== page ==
Obamacare has led to the loss of health insurance for thousands of adjuncts since it requires employers of fifty or more to offer health insurance to employees who work 30 or more hours.  Virginia Gov. Bob McDonnell has order all state agencies, including colleges and universities, to limit all part-time workers to 29 hours a week.

Nearly sixty years after the U.S. Supreme Court struck down the so-called “separate but equal” doctrine in our public K-12 schools (Brown v. Board of Education), our college campuses are more segregated than ever—with massive income inequality and discrimination among the faculty worthy of the name “apartheid.”

How can college professors teach equality and a respect for diversity when they refuse to practice it in their own ranks?  The two-track system is not a merit system; it is a caste system.  Should the U.S. spend billions each year on a higher education system dedicated to offering better opportunities, jobs, and salaries for all of our citizens—except those who teach in the colleges and universities that make such opportunities possible?

Keith Hoeller has taught philosophy in the Washington state community colleges for 25 years.  He is the editor of Equality for Contingent Faculty:  Overcoming the Two-Tier System, Vanderbilt University Press (forthcoming, January, 2014).

 

 

Keith Hoeller is the co-founder (with Teresa Knudsen) of the Washington Part-Time Faculty Association and Editor, Equality for Contingent Faculty: Overcoming the Two-Tier System (Vanderbilt, 2014). 

Weekend Edition
April 29-31, 2016
Andrew Levine
What is the Democratic Party Good For? Absolutely Nothing
Roberto J. González – David Price
Anthropologists Marshalling History: the American Anthropological Association’s Vote on the Academic Boycott of Israeli Institutions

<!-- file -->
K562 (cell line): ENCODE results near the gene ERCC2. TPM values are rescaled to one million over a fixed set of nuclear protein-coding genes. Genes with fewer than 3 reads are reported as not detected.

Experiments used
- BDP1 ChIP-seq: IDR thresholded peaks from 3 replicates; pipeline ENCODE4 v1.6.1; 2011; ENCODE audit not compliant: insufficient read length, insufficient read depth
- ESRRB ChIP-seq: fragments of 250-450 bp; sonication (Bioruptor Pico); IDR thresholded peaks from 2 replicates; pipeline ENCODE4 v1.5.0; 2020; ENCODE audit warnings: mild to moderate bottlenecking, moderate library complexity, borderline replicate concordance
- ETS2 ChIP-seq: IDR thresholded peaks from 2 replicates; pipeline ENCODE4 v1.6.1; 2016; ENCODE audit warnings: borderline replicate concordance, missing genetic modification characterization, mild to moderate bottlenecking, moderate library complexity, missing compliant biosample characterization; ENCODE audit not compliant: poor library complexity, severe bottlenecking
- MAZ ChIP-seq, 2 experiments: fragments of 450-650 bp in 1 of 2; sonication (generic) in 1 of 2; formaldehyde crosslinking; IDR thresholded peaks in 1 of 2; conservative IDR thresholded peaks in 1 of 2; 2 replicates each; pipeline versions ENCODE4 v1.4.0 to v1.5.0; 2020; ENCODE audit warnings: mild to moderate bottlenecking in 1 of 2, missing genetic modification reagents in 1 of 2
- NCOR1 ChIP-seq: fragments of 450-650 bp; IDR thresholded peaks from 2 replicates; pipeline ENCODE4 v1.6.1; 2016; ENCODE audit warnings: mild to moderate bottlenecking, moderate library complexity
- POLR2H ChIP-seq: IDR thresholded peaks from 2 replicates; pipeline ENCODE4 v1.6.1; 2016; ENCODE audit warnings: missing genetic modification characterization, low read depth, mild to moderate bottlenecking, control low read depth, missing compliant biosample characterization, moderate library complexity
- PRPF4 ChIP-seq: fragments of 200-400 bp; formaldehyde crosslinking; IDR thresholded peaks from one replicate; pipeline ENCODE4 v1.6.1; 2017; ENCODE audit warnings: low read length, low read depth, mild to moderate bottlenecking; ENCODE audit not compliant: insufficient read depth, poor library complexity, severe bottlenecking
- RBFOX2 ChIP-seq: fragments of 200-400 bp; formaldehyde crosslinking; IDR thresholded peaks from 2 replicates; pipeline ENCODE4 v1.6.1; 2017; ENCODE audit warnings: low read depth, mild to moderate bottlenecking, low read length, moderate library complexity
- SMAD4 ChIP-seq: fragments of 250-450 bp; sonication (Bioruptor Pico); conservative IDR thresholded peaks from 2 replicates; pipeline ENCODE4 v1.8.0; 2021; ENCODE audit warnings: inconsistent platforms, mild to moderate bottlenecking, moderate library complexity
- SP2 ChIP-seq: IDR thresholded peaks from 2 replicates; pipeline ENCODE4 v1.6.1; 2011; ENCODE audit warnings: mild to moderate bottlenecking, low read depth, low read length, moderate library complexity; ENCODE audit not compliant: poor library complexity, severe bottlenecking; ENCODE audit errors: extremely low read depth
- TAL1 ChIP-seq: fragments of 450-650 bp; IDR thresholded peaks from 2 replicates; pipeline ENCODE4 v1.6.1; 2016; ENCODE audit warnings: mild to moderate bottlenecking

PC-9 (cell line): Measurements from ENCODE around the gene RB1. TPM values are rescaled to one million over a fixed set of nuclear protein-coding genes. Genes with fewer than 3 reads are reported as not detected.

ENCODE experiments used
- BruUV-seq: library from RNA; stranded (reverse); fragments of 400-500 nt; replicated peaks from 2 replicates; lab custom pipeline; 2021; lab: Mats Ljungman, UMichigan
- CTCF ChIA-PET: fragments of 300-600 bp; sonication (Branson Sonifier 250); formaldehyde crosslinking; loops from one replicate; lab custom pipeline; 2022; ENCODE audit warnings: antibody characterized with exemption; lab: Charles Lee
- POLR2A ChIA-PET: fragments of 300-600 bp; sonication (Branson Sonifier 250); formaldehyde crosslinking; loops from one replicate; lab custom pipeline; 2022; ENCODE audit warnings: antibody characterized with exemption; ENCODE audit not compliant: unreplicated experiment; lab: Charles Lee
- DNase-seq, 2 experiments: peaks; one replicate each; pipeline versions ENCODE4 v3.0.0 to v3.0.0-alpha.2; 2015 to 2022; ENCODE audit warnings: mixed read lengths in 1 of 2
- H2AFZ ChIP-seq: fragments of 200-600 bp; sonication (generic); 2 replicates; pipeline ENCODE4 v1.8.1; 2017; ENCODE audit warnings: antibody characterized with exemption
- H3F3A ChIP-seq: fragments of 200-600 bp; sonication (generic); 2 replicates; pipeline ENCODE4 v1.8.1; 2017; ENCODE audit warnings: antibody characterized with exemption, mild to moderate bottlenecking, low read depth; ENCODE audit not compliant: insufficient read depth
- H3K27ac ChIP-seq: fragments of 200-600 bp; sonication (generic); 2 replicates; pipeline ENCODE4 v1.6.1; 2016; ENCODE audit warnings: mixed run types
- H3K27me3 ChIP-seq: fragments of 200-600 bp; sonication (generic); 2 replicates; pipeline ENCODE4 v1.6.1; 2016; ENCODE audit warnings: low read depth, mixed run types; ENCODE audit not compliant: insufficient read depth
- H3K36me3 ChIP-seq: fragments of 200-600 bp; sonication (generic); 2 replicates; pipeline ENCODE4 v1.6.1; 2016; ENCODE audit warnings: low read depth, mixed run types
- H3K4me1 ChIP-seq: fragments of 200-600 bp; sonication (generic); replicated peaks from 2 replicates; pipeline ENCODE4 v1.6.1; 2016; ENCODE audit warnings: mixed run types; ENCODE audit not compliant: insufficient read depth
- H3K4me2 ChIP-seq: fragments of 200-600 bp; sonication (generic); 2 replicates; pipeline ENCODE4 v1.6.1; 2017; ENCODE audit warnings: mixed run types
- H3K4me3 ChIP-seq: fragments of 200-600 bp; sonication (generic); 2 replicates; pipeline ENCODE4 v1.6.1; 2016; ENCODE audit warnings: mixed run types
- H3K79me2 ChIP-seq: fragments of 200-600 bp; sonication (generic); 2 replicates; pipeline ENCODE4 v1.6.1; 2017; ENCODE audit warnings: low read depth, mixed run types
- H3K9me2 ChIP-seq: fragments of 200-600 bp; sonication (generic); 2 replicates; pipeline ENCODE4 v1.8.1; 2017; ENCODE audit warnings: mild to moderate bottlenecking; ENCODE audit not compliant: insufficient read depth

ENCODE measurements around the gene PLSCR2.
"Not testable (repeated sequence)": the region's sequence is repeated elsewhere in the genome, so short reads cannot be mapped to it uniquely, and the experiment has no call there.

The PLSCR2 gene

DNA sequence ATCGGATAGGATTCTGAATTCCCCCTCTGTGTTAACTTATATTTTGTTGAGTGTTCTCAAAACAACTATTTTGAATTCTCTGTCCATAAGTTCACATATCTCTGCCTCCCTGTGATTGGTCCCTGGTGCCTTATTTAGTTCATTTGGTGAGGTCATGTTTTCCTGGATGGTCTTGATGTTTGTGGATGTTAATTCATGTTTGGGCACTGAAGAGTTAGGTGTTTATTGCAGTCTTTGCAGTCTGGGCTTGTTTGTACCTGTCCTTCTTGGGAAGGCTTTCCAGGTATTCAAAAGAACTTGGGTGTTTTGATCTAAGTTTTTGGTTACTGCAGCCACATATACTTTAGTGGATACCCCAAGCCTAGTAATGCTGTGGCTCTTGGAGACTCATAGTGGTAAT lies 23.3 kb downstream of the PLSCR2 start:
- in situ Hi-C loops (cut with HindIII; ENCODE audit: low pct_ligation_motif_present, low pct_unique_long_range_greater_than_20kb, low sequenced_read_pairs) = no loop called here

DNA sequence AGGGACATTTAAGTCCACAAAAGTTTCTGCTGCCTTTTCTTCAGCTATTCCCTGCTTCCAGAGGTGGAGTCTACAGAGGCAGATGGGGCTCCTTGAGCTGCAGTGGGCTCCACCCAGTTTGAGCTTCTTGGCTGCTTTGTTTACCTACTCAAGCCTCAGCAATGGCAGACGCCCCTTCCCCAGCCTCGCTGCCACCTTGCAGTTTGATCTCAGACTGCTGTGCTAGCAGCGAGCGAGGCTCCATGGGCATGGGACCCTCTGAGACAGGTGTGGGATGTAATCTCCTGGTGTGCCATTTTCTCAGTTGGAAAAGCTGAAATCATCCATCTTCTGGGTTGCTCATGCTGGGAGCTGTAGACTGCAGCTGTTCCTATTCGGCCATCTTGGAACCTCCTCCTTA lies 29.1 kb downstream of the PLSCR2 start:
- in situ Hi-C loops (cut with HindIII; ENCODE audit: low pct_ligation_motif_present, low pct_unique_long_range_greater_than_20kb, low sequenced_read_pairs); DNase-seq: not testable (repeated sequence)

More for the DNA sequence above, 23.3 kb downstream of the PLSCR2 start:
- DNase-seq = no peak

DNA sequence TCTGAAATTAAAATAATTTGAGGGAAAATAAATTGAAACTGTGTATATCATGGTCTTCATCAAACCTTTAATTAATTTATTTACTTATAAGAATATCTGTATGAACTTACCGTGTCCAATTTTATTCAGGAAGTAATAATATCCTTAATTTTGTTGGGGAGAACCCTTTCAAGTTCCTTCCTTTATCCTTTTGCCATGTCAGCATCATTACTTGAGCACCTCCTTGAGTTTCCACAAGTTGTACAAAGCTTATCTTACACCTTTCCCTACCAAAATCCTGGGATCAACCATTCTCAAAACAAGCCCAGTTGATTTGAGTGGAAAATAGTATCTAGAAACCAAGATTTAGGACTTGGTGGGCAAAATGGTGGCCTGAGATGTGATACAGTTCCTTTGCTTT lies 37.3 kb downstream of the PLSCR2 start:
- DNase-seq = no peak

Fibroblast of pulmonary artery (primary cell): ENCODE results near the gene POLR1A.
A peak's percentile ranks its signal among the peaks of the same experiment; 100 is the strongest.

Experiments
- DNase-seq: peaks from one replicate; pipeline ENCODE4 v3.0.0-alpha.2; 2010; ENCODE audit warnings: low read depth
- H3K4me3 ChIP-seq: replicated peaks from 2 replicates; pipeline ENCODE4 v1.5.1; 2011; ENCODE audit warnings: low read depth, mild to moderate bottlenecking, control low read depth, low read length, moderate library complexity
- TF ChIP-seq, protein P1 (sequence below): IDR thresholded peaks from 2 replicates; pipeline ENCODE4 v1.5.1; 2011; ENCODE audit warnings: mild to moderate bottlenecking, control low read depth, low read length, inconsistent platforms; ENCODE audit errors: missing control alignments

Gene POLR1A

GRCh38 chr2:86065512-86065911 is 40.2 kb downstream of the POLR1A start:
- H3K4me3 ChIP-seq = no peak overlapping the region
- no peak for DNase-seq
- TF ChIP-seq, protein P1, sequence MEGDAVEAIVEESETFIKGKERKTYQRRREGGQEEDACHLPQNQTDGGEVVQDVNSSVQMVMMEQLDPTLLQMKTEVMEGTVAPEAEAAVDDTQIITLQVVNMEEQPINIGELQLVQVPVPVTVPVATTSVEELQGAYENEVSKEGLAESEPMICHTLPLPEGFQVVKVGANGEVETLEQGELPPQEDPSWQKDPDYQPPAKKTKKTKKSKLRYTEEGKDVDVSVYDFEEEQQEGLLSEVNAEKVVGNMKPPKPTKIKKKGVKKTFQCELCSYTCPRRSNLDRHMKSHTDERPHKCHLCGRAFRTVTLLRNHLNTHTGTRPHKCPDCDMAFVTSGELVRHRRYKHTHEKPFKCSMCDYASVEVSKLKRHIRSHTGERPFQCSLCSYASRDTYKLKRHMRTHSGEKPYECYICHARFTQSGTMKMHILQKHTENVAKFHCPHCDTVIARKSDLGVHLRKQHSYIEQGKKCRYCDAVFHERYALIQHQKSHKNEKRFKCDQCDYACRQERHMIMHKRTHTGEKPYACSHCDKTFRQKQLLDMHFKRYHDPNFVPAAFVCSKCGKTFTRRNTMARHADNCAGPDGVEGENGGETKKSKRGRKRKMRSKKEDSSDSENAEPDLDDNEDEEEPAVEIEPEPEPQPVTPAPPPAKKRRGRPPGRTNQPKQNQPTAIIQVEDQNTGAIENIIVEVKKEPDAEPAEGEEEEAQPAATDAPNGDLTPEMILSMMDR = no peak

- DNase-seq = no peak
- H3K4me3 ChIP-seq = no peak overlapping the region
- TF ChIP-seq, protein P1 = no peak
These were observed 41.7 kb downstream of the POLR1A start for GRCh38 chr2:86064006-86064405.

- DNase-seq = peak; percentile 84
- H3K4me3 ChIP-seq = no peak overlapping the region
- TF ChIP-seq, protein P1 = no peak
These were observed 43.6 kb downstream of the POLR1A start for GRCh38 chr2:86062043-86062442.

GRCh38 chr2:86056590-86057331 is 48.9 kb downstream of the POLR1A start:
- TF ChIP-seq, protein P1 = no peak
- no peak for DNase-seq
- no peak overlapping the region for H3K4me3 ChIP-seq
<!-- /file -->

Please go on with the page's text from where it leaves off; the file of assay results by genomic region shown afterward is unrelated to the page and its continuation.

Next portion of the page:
Robert Jacobs
Hanford, Not Fukushima, is the Big Radiological Threat to the West Coast
Ismael Hossein-Zadeh
US Presidential Election: Beyond Lesser Evilism
Richard Falk
If Obama Visits Hiroshima
Ian Fairlie
Chernobyl’s Ongoing Toll: 40,000 More Cancer Deaths?
Vijay Prashad
Political Violence in Honduras
Margaret Kimberley
Dishonoring Harriet Tubman
Deepak Tripathi
The United States, Britain and the European Union
Eva Golinger
My Country, My Love: a Conversation with Gerardo and Adriana of the Cuban Five
Moshe Adler
May Day: a Trade Agreement to Unite Third World and American Workers
Paul Krane
Where Gun Control Ought to Start: Disarming the Police
Pete Dolack
Verizon Sticks it to its Workers Because $45 Billion isn’t Enough
Pat Williams
FDR in Montana
Dave Marsh
Every Day I Read the Book
David Rosen
Job Satisfaction Under Perpetual Stagnation
John Feffer
Big Oil isn’t Going Down Without a Fight
Murray Dobbin
The Canadian / Saudi Arms Deal: More Than Meets the Eye?
Gary Engler
The Devil Capitalism
Brian Cloughley
Is Washington Preparing for War Against Russia
Manuel E. Yepe
The Big Lies and the Small Lies
Dave Lindorff
The Push to Make Sanders the Green Party’s Candidate
Robert Fantina
Vice Presidents, Candidates and History
Mel Gurtov
Sanctions and Defiance in North Korea
Howard Lisnoff
Still the Litmus Test of Worth
Dean Baker
Big Business and the Overtime Rule: Irrational Complaints
Ulrich Heyden
Crimea as a Paradise for High-Class Tourism?
Ramzy Baroud
Did the Arabs Betray Palestine? – A Schism between the Ruling Classes and the Wider Society
Halyna Mokrushyna
The War on Ukrainian Scientists
Joseph Natoli
Who’s the Better Neoliberal?
Ron Jacobs
The Battle at Big Brown: Joe Allen’s The Package King
Wahid Azal
Class Struggle and Westoxication in Pahlavi Iran: a Review of the Iranian Series ‘Shahrzad’
Alice Donovan
Cyberwarfare: Challenge of Tomorrow
David Crisp
After All These Years, Newspapers Still Needed
Graham Peebles
Hungry and Frightened: Famine in Ethiopia 2016
Robert Koehler
Opening the Closed Political Culture
Missy Comley Beattie
Waves of Nostalgia
Thomas Knapp
The Problem with Donald Trump’s Version of “America First”
Jeffrey St. Clair
Groove on the Tracks: the Magic Left Hand of Red Garland
Ben Debney
Kush Zombies: QELD’s Hat Tip to Old School Hip Hop
Charles R. Larson
Moby Dick on Steroids?
April 28, 2016
Miguel A. Cruz Díaz
Puerto Rico: a Junta By Any Other Name
Alfredo Lopez
Where the Bern is Fizzling: Why Sanders Can’t Win the Support of People of Color
Peter Linebaugh
The Commons and the Centennial of the Easter Rising
Dan Arel
What Next? Can the #Movement4Bernie Accomplish Anything?
FacebookTwitterGoogle+RedditEmail